Those familiar with talk shows know what to expect. Bright lights, a small stage, a comfy couch, a few guests, and a charming host. The audience applauds when instructed, and the production formula is almost always the same. But Super Tasty isn’t your typical talk-show rodeo. In place of current events, famous guests, and network-friendly games, it’s got anatomical lessons, queer voices, and salacious advice. That’s right, it’s all about sex, baby.
Karen Yates made her daydream a reality when she brainstormed the cabaret talk show Super Tasty, which she began producing last October. Fornication is the central theme for these evenings featuring guests and presenters discussing LGBTQ voices, kinks, taboos, and disabled communities in a welcoming, nurturing, and erotic atmosphere. After four successful sold-out shows last year at Stage 773, Super Tasty moved to a bigger venue, Constellation, in March. On October 10, the evening of “infotainment” (think: educational, but really fun) is celebrating its one-year anniversary at its new venue.
Yates worked for 20 years as an actor, director, producer, writer, and creator of original movement theater pieces. In 2016, she decided to take some time off. “I’ve had a lifelong interest in sexuality, so I got certified as a tantra educator, and am now finishing certification as a somatic sex educator, which is about understanding how the body takes in pleasure and sensation and what can impact that,” she says. “Basically, my fascination with the physical body and its expression began in the live arts, then moved to the study of sexuality, to now a blend of the two arenas.” After Yates found that many people are misinformed due to lack of or incorrect sex education, she decided to include lessons in each show, which this season will be conducted each month by Ren Grabert, a nonbinary health care researcher and sex educator. At the anniversary show, Shawn Coleman of TouchPoints: Cuddles and Community will discuss platonic touch and the importance of connection through cuddling (with a specific focus on people of color and the LGBTQ community).
Super Tasty includes interviews and panel discussions about sex and relationships. Quizzes, demos, audience participation, and erotic storytelling are all part of the evening. Segments are five to 15 minutes long, creating an environment where everyone can find something interesting and useful to their specific erotic needs.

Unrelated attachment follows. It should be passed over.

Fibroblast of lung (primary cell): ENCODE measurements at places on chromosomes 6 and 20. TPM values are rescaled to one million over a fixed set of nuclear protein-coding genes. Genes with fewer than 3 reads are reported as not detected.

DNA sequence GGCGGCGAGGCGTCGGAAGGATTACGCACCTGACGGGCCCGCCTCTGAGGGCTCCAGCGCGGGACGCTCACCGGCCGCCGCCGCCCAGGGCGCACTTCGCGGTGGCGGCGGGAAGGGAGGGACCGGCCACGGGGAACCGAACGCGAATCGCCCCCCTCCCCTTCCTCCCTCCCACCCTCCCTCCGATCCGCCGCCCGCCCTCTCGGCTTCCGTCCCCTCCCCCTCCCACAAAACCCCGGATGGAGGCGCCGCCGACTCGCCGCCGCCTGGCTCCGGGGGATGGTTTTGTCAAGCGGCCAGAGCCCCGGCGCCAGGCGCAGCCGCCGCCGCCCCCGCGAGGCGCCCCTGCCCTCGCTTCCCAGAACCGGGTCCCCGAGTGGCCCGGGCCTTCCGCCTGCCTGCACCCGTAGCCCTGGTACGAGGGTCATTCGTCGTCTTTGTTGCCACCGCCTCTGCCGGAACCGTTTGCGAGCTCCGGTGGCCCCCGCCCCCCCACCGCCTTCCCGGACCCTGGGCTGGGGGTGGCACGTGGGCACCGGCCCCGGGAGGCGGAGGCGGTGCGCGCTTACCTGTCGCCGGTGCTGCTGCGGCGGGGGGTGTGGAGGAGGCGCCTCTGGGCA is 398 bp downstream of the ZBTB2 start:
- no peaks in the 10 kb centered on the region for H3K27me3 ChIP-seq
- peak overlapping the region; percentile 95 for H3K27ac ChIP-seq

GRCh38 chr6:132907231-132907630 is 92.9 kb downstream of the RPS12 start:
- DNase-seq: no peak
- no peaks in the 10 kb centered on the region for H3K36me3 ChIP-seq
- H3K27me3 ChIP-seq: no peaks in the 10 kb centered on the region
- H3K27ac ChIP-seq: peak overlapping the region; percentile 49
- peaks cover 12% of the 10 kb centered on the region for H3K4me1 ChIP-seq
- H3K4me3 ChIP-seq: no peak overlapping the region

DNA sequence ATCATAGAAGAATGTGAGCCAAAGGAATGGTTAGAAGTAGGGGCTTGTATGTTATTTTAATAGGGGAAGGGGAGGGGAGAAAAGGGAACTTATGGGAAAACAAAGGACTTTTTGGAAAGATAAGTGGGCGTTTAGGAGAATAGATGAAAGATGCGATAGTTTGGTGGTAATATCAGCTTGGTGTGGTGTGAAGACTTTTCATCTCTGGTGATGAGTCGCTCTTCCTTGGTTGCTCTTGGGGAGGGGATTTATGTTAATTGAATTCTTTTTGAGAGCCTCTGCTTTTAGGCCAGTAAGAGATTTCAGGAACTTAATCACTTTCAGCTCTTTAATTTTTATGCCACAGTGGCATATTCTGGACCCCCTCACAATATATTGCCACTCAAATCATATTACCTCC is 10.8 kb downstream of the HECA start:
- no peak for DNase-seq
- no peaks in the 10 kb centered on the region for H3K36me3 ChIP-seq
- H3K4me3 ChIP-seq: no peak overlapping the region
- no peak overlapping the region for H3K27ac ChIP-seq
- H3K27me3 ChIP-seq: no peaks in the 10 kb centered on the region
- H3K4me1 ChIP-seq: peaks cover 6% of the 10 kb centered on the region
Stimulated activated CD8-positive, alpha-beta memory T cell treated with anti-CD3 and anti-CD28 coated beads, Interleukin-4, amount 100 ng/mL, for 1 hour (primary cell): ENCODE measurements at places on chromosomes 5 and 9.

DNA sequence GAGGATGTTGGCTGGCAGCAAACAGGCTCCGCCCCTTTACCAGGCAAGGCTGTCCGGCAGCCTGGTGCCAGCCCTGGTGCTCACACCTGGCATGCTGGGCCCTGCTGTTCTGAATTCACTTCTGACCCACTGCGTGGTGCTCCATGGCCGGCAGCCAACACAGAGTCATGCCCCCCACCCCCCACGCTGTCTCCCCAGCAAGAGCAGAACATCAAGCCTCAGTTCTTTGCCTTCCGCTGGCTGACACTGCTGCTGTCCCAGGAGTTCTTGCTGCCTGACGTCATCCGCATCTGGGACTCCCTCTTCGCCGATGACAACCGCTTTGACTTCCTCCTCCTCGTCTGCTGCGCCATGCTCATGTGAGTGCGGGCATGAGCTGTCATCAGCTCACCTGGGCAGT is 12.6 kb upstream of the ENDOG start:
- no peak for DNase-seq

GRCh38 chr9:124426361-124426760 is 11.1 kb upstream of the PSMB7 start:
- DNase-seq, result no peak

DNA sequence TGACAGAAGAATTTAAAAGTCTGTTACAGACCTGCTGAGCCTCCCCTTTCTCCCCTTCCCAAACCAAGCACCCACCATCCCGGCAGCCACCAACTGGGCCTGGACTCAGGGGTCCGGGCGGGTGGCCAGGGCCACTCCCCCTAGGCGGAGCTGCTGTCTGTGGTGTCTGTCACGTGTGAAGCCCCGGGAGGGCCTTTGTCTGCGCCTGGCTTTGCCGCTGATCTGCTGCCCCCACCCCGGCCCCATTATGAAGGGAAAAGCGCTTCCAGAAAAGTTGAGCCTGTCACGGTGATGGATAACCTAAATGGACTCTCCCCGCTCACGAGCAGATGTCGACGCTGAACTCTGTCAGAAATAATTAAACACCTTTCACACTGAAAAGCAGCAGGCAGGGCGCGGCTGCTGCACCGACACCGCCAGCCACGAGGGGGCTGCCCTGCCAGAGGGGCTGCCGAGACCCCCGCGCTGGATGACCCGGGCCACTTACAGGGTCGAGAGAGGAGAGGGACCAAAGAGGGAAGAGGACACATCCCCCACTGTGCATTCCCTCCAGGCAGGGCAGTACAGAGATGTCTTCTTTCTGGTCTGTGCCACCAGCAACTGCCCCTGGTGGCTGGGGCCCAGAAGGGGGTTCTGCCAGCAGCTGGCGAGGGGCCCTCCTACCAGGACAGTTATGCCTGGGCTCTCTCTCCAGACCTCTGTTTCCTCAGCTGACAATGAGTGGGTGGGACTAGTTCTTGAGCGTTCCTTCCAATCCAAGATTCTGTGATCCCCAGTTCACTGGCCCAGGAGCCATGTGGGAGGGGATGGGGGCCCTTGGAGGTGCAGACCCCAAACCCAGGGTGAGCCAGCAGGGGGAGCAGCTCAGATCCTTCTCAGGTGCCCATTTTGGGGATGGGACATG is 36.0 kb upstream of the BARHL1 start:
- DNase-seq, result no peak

And the show doesn’t end there. The Afterglow is a postshow event on the stage for audience members to hang out, chat, and buy items from local vendors. “We focus on Chicago vendors who may not have the big reach of larger companies,” explains Yates, who has featured T-Time Toys (dildos and plugs), Mischievous Creations (floggers and body jewelry), and Early to Bed (sex toys) during Afterglow events.
Yates explains that she wants the community to have a friendly experience, to get to know one another after the stage lights cut out. “It’s for folks who want to learn more about sex or sensation, drop any shame around talking about sex in a public setting, get comfortable with more culturally challenging ideas, meet like-minded people, and have fun,” she says. She coined the term “sex friendliness” to describe the experience, a “funny, thought-provoking, and informative” way to talk about sex. “It’s not an assaultive show, you know?”
Season three began September 14, but the October 10 event marks Super Tasty‘s birthday, which, of course, means there will be cake. Audience members can expect a panel that spans the full spectrum of sexual orientations, gender identities, and body types discussing adult play. This season’s theme is “Know Your Bits”; burlesque, storytelling, prizes, and anatomy lessons will all be highlighted. The season prior was “Every Body Welcome,” which focused on visible and invisible disabilities and sex and included topics related to HIV advocacy, chronic illness, gender-noncomforming clothes, and movement disability issues.
Yates, her guests, and the audience are all involved in creating a space that normalizes talking about sex because, after all, it is something most of us do. The roomful of people, led by Yates and her crew, is able to explore topics and learn about areas of sexuality that may have been taboo or unbeknownst to them prior to their Super Tasty experience. This crazy, sexy, cool talk show gives us the sex lessons we didn’t know we needed. v